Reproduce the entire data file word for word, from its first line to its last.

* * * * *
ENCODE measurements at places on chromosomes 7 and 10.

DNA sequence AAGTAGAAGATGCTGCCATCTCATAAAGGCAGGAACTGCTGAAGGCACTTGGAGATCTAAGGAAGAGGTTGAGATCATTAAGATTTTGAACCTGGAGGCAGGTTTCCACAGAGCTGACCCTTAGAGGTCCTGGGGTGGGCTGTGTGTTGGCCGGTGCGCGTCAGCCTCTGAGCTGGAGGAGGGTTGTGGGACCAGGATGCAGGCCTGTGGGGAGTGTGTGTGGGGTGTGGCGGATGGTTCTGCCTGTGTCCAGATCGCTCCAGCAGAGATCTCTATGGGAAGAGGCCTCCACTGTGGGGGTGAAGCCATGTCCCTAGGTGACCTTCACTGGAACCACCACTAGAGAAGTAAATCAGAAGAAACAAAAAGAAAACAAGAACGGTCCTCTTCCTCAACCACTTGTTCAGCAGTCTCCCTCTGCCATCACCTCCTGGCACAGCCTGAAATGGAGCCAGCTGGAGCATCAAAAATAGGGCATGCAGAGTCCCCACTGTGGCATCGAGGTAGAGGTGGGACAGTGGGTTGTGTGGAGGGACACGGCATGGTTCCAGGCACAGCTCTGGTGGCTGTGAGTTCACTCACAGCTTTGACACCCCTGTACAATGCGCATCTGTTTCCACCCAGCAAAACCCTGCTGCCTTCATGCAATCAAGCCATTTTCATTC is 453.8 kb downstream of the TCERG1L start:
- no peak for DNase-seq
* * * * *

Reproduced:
ENCODE measurements at places on chromosomes 7 and 10.

DNA sequence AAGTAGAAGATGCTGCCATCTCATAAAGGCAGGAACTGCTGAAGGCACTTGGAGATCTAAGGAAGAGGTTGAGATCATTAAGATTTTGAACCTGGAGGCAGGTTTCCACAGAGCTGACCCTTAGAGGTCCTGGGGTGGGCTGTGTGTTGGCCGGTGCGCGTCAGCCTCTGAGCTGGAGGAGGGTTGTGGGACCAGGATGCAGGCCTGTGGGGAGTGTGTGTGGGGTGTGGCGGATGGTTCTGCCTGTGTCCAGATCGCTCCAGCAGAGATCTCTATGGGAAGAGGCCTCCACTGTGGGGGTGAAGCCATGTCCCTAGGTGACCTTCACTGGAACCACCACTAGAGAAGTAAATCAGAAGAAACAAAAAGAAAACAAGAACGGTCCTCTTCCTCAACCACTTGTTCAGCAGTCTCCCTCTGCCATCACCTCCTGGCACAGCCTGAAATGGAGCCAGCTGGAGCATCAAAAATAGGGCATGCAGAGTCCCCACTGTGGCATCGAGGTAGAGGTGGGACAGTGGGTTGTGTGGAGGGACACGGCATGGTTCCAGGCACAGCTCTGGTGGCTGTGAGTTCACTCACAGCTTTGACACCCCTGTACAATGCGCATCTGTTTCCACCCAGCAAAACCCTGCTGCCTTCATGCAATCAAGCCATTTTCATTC is 453.8 kb downstream of the TCERG1L start:
- no peak for DNase-seq